|Media type||Print (paperback)|
Khabzela: The Life And Times Of A South African is a bestselling 2005 biography written by South African author Liz McGregor about South African disc jockey Fana Khaba (known as "Khabzela"), who died from AIDS.
The book recounts how the author, Liz McGregor, was asked while working as a freelance journalist for Poz magazine to write a story about a black celebrity infected with HIV. When Khabzela announced on the radio in April 2003 that he was infected, he seemed to make an ideal subject. McGregor interviewed him, wrote the story for Poz, and then went on to write the biography because, as she put, the story "got under my skin".
McGregor tells how Khabzela rose to fame in post-apartheid South Africa, enjoying relative fame and wealth and leading a hedonistic and promiscuous lifestyle. Following his infection with HIV, Khabzela initially took antiretroviral medications but then, beset by a "bevy of faith healers and purveyors of magical drugs", he was persuaded to abandon his treatment and pursue quack remedies instead. Khabzela died in January 2004.
For Shula Marks, the biography shows that ambivalence towards medical treatment of AIDS was not just the result of the dubious dictates of the Thabo Mbeki government, but also stemmed from ingrained attitudes in the wider South African public.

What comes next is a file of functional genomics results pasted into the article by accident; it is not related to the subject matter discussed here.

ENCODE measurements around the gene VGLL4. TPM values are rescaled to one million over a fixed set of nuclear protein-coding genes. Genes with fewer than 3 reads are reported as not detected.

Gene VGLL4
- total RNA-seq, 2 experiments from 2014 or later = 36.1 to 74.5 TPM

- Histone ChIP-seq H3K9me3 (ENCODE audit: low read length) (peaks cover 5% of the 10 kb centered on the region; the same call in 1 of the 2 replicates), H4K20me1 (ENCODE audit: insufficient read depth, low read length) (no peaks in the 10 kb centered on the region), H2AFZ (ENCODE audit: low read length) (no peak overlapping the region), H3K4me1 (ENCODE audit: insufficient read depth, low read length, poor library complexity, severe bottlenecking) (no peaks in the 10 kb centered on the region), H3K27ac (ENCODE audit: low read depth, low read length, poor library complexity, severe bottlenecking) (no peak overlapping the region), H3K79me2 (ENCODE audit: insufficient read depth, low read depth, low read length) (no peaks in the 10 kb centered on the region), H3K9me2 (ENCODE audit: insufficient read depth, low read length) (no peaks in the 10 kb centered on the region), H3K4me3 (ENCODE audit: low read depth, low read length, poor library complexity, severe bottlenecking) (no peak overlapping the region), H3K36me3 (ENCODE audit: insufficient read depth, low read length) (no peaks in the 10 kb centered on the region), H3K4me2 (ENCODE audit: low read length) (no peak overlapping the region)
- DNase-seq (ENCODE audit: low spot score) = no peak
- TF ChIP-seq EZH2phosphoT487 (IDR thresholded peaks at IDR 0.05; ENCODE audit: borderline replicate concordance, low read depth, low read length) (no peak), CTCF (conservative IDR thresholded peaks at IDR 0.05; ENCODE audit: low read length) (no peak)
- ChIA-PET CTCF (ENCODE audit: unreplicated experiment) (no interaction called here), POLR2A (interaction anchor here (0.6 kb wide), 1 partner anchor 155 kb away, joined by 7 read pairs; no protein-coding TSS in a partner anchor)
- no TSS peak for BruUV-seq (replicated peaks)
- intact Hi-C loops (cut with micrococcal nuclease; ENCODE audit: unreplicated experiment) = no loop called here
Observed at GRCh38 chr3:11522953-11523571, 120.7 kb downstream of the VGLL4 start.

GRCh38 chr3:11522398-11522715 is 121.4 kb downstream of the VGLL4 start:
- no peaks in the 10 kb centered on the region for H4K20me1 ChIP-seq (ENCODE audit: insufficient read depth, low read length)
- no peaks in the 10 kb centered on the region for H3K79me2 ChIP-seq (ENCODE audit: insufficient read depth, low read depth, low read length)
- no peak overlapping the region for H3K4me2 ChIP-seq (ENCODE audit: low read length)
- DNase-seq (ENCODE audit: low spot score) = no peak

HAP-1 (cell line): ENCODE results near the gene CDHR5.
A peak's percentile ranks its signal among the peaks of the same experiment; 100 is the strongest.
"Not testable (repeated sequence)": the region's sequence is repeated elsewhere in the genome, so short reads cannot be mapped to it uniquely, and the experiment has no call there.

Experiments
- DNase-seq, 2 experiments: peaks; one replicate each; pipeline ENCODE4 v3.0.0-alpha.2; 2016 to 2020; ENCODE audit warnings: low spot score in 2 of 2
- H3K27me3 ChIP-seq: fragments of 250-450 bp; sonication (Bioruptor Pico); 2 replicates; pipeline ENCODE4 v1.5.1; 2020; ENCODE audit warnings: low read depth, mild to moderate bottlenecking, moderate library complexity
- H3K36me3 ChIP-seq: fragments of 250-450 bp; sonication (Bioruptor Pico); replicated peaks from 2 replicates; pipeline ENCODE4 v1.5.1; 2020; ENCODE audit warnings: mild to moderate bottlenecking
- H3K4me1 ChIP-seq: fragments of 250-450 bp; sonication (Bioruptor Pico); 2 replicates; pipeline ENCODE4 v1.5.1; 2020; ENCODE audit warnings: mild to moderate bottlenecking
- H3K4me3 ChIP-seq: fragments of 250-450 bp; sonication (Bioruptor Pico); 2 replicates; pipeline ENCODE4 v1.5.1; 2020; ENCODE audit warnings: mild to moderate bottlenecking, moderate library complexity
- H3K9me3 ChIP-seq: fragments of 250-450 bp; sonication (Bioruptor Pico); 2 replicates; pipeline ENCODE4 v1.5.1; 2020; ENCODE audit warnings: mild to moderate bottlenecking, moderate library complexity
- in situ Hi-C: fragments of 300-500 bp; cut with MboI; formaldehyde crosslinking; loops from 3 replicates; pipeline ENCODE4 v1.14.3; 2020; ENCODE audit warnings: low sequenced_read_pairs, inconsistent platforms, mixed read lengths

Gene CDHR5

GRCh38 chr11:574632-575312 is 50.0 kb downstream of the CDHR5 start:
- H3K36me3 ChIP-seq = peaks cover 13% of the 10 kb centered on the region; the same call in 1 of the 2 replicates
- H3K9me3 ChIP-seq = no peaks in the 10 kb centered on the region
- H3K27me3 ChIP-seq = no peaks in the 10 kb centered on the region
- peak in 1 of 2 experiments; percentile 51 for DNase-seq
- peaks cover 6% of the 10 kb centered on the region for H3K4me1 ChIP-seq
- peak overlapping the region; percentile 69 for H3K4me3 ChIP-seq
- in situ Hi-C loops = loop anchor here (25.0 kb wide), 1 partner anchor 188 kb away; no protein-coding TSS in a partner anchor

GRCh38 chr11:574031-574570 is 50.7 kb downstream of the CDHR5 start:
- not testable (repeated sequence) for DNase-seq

Maurice Taonezvi Vambe and Anthony Chennells write that Khabzela raises interesting questions about the boundary between biography and autobiography, since it describes not only the subject's life but also recounts the author's experiences of meeting him.
Nogwaja Shadrack Zulu writes that beyond the surface narrative of the biography, the book explores the politics around AIDS in 1990s South Africa and raises questions about the consequences of AIDS denialism at that time. Zulu considers that the biography refocuses on AIDS as predominantly a medical issue and acts as a critique of the deceptive "African solution" whereby ineffective remedies – such as the African potato – were touted by governmental authorities as an effective form of treatment.
Jonny Steinberg sees the book as "investigative" and writes that it "lays open what is perhaps the most upsetting aspect of the [AIDS] pandemic" – that even though the subject is talked of openly, it is something South Africa failed to engage with effectively.
Gavin Steingo writes the McGregor cannot understand why Khabzela pursued a course that ended in his own death, and finds her proffered explanations – that he craved independence or wanted to retain the added attention that his illness brought – unconvincing.